Catching Big Pharma's Little Lies, Teens Bust GlaxoSmithKline

| Wed Apr. 4, 2007 12:04 AM EDT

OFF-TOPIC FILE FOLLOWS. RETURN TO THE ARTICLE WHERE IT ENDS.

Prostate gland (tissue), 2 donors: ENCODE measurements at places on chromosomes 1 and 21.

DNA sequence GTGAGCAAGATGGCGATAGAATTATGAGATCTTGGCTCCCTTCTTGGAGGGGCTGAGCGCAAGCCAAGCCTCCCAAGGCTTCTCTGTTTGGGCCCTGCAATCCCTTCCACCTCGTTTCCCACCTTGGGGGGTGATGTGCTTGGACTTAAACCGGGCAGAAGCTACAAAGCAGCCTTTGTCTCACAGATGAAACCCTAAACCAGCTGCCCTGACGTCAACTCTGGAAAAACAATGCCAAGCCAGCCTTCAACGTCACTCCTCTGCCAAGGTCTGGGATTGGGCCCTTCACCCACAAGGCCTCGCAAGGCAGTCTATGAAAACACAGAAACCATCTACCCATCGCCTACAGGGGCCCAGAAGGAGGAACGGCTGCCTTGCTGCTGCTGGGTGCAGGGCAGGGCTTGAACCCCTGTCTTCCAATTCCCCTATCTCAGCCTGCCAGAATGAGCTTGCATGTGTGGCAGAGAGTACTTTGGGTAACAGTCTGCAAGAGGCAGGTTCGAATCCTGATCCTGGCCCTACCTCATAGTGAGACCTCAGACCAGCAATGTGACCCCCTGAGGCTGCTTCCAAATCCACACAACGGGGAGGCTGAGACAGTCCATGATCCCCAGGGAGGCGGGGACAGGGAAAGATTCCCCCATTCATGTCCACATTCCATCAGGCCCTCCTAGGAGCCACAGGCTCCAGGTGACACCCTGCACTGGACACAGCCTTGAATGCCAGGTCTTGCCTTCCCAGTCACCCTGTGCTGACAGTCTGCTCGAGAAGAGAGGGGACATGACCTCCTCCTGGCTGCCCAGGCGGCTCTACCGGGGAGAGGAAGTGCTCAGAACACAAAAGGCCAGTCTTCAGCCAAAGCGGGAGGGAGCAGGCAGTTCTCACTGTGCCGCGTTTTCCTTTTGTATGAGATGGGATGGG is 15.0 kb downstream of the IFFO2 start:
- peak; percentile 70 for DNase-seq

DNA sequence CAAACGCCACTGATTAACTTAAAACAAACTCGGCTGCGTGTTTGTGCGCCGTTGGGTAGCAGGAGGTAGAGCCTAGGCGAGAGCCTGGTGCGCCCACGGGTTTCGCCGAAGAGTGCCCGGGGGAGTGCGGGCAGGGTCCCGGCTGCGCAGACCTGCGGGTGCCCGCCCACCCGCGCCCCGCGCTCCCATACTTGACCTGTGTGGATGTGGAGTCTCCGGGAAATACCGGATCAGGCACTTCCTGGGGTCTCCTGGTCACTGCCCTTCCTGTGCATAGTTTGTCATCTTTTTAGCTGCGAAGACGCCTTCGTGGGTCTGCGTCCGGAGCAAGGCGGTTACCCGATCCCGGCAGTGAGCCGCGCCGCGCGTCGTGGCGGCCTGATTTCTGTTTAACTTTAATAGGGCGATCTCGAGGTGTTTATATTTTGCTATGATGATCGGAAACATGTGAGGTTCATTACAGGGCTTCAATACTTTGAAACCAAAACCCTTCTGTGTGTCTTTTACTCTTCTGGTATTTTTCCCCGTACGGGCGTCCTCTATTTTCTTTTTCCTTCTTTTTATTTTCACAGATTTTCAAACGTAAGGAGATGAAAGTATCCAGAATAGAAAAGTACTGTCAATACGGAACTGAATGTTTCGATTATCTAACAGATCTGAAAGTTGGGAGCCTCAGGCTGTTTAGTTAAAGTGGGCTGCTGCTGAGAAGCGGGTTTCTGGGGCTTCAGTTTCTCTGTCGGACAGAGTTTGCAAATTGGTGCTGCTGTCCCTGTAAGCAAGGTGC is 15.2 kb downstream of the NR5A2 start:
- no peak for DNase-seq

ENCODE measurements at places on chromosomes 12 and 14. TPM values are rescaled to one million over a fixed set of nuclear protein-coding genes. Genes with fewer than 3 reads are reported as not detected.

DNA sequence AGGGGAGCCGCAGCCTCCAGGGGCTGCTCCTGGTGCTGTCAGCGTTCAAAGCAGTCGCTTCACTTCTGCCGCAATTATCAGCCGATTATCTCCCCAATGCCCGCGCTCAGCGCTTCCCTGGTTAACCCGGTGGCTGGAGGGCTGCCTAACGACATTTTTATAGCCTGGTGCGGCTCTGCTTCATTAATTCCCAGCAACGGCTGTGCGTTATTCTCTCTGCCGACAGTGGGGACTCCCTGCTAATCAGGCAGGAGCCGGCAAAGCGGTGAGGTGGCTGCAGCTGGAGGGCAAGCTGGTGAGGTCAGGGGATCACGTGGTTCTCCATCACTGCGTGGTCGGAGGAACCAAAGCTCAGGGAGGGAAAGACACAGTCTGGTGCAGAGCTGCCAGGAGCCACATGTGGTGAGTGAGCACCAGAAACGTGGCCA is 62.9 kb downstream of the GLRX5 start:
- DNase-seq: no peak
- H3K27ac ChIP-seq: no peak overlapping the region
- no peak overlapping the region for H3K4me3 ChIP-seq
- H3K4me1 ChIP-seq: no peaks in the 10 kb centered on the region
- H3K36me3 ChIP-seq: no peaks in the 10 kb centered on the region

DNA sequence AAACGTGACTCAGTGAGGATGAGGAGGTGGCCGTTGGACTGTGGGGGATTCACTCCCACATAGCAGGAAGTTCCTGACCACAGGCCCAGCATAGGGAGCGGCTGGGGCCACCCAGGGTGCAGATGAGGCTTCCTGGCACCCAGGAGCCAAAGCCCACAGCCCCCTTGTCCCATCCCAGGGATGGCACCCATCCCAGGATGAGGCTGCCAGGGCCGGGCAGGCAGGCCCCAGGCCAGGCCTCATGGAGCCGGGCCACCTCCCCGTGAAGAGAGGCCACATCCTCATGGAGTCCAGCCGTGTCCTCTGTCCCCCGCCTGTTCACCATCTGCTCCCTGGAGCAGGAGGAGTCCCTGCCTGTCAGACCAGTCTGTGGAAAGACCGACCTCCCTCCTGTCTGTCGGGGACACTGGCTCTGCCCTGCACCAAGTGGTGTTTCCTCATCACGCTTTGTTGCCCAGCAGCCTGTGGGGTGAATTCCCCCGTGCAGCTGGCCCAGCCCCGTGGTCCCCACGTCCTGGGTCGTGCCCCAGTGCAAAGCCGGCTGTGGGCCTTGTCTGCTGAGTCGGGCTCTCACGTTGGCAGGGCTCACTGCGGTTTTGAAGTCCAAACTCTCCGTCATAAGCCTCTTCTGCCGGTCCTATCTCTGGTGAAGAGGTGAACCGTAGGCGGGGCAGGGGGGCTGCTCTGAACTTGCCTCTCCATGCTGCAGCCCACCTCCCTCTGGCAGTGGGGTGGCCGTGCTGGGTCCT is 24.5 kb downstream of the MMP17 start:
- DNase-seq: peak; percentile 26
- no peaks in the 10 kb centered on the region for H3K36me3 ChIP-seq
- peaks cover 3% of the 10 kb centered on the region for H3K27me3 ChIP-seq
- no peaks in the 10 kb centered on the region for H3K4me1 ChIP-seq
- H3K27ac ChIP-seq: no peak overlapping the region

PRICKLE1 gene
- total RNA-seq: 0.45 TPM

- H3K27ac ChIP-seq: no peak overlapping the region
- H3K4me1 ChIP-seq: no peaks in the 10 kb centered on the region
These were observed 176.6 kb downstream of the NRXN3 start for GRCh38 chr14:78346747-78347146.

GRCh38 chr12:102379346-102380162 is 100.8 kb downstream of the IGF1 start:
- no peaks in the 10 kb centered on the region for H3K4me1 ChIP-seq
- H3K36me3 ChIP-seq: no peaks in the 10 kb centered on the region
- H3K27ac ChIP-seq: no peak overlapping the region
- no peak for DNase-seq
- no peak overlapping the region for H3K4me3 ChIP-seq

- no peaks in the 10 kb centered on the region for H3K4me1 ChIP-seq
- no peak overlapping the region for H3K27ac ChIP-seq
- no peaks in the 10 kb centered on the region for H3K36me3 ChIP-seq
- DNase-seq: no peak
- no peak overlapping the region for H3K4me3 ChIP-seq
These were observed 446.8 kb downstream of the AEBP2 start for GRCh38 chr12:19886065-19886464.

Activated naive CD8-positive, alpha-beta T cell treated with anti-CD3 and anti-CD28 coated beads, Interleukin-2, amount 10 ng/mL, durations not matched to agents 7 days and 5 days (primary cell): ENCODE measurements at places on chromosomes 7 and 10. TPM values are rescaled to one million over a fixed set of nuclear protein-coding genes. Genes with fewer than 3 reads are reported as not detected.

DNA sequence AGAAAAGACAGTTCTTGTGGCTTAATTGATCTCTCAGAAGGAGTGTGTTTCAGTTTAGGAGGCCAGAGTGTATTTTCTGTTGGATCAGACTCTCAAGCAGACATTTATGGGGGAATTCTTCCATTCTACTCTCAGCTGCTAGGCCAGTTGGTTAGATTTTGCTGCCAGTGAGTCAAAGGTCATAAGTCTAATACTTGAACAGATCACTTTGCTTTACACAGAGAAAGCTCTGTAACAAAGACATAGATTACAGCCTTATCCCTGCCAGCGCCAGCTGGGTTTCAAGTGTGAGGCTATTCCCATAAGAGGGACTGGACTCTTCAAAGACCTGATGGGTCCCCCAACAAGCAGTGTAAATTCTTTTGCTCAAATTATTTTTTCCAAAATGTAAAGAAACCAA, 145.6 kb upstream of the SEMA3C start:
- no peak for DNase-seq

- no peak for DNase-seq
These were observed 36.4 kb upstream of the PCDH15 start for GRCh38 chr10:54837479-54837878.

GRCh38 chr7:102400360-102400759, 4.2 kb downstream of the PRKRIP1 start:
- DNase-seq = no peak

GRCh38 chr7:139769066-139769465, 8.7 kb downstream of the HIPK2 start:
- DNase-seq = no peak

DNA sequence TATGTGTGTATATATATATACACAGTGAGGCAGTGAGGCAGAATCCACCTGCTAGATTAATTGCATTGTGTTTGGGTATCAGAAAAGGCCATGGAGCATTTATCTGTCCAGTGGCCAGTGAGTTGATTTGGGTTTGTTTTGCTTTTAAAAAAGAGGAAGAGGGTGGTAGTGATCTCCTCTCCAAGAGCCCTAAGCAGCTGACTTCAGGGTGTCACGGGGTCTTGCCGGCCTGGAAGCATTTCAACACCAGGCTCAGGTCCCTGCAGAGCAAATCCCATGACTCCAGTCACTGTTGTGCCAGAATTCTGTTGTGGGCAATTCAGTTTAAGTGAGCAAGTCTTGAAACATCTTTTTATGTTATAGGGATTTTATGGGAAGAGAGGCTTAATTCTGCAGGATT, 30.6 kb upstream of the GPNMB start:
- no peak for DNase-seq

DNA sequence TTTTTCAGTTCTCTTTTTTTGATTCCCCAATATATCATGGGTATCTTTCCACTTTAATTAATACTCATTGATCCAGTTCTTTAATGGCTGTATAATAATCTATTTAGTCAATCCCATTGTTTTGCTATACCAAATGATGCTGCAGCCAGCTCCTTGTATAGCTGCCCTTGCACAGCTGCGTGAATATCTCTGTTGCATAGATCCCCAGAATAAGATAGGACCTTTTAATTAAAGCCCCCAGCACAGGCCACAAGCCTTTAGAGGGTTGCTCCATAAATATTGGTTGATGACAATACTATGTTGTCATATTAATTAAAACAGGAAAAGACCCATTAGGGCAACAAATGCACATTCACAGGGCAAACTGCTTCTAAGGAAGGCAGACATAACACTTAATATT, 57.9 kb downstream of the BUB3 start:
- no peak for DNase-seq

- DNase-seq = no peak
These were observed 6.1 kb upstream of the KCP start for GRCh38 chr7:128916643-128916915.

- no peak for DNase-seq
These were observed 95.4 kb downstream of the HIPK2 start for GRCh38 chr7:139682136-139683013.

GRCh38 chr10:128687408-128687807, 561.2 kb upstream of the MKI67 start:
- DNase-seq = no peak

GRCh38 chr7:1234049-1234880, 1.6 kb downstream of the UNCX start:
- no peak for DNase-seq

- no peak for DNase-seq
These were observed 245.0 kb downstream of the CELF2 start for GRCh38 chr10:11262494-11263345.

A blackcurrant drink produced by drug giant GlaxoSmithKline was advertised as having way more Vitamin C than it actually does. What's cool is that the independent investigation was conducted by two 14-year-old girls for a science fair project. As Seed Magazine reports, New Zealanders Anna Devathasan and Jenny Suo tested the Vitamin C content of eight juices, with most matching their advertised C content. But Ribena, which claimed to have four times as much Vitamin C as oranges, fell far short. The teens tried to contact the company directly, but failed to get a response. So they went to a consumer affairs TV show and then the Commerce Commission. After two years, GlaxoSmithKline finally admitted breaching the Fair Trading Act. They'll pay a fine and change the labeling on the drink. Tch tch. How about detention?--Julia Whitty